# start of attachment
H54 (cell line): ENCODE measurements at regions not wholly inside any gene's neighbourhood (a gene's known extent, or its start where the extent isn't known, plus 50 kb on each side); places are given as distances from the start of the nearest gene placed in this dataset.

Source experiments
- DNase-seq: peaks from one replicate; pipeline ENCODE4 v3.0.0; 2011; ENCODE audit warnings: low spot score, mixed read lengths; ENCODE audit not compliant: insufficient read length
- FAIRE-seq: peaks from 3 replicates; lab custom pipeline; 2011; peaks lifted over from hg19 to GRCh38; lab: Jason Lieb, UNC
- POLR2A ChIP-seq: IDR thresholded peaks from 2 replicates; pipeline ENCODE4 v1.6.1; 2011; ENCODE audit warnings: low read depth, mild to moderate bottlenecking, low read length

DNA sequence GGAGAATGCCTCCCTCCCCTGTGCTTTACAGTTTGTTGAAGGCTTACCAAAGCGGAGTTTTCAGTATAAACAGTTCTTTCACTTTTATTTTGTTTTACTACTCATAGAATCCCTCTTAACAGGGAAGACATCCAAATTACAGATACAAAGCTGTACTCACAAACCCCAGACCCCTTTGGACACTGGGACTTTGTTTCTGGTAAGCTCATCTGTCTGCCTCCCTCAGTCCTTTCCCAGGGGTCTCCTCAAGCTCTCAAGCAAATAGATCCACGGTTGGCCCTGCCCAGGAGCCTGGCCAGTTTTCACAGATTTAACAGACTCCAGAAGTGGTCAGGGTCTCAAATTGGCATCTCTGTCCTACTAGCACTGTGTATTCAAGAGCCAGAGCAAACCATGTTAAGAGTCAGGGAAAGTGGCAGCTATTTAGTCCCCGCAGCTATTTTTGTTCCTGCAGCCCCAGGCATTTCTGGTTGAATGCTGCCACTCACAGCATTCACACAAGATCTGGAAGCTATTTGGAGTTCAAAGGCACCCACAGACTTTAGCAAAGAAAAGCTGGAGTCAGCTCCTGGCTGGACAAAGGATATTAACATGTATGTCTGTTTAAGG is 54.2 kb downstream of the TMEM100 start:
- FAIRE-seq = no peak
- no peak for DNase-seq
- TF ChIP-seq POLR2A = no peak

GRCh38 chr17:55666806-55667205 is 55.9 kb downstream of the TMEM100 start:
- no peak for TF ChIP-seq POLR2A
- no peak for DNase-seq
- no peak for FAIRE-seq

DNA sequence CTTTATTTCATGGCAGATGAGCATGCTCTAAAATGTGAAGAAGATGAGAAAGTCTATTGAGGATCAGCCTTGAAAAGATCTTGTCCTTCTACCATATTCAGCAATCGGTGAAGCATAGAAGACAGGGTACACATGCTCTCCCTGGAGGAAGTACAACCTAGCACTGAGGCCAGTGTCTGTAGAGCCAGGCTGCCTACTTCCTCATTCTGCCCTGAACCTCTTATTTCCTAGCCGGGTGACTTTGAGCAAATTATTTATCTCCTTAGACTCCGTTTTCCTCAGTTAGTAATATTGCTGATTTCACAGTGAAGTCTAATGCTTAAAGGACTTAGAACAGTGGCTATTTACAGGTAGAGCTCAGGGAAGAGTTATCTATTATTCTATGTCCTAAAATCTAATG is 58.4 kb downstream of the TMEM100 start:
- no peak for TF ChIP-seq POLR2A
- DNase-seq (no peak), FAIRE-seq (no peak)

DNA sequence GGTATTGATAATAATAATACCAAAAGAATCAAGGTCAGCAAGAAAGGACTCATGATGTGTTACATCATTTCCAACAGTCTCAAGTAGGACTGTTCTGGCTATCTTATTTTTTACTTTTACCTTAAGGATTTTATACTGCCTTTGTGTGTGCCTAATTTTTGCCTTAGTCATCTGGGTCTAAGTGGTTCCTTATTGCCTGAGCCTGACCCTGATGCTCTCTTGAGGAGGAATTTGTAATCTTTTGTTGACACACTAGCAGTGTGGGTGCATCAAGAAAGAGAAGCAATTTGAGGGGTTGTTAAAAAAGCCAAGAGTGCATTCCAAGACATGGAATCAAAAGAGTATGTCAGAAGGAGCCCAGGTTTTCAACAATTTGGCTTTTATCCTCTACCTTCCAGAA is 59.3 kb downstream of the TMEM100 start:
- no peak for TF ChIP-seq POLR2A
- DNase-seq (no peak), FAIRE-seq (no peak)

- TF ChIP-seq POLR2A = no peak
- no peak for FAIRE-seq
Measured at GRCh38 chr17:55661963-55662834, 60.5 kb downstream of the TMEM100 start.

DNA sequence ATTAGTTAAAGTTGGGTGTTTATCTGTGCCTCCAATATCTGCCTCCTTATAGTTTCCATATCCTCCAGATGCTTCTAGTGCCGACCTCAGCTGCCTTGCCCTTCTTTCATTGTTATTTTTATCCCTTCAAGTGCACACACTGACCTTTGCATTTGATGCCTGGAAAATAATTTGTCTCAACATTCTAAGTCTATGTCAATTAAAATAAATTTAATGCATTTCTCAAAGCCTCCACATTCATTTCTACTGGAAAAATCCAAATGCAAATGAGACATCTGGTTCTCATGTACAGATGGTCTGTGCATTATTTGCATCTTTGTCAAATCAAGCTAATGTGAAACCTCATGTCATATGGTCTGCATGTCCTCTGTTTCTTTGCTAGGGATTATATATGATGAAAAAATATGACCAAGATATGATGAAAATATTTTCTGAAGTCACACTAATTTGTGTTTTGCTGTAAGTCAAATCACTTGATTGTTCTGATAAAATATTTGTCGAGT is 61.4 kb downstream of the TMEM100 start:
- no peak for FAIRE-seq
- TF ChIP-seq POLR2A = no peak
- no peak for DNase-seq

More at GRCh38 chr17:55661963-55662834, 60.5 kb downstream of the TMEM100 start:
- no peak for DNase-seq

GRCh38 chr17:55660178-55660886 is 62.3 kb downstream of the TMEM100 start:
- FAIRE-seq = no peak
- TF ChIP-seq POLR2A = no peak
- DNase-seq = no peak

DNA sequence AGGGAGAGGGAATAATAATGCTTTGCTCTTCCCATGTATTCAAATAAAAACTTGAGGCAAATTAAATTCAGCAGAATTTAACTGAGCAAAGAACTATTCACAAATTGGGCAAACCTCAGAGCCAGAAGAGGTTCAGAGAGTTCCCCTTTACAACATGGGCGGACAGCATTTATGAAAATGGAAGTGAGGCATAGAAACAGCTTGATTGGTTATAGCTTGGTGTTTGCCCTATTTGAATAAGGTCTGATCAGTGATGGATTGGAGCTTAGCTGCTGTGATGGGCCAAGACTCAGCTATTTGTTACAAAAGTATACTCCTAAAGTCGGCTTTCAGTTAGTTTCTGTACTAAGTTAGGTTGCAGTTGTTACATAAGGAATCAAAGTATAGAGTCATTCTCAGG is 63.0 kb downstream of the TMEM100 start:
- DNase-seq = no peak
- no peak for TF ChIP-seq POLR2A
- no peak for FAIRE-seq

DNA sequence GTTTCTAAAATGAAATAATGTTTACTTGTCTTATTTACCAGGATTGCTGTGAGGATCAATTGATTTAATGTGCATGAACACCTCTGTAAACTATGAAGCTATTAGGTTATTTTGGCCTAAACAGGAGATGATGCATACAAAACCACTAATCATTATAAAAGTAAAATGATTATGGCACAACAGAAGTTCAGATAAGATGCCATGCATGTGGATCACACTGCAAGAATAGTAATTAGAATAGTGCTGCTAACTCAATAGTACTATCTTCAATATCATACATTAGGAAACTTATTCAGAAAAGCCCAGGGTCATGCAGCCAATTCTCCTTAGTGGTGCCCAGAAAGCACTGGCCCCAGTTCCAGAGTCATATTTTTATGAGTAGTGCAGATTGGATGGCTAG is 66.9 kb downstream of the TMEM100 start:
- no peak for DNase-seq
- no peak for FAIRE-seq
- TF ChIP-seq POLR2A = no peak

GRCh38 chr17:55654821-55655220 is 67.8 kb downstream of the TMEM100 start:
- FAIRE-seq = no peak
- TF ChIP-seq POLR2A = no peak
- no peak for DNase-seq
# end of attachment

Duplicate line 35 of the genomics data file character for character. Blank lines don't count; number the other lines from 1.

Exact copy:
- no peak for TF ChIP-seq POLR2A